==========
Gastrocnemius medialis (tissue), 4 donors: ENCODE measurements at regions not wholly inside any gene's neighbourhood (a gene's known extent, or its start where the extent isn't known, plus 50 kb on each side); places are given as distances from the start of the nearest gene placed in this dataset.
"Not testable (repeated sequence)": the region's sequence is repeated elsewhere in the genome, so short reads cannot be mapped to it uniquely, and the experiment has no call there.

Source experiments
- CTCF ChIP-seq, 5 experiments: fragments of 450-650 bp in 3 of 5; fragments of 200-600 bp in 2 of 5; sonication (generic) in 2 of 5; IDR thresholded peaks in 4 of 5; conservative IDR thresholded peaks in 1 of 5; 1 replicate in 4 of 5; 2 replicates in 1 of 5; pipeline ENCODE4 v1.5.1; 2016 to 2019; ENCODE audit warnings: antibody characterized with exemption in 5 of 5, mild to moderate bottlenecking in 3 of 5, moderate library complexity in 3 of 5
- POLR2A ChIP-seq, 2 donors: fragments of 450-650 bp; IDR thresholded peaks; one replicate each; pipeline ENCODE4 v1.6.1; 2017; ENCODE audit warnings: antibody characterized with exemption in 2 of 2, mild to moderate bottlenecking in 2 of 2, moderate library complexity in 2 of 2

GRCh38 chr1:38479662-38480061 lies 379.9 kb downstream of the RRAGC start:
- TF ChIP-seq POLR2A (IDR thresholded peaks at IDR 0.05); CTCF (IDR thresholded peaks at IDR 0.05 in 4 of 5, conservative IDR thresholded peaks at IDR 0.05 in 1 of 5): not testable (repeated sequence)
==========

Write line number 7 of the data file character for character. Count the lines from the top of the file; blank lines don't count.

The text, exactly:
- TF ChIP-seq POLR2A (IDR thresholded peaks at IDR 0.05); CTCF (IDR thresholded peaks at IDR 0.05 in 4 of 5, conservative IDR thresholded peaks at IDR 0.05 in 1 of 5): not testable (repeated sequence)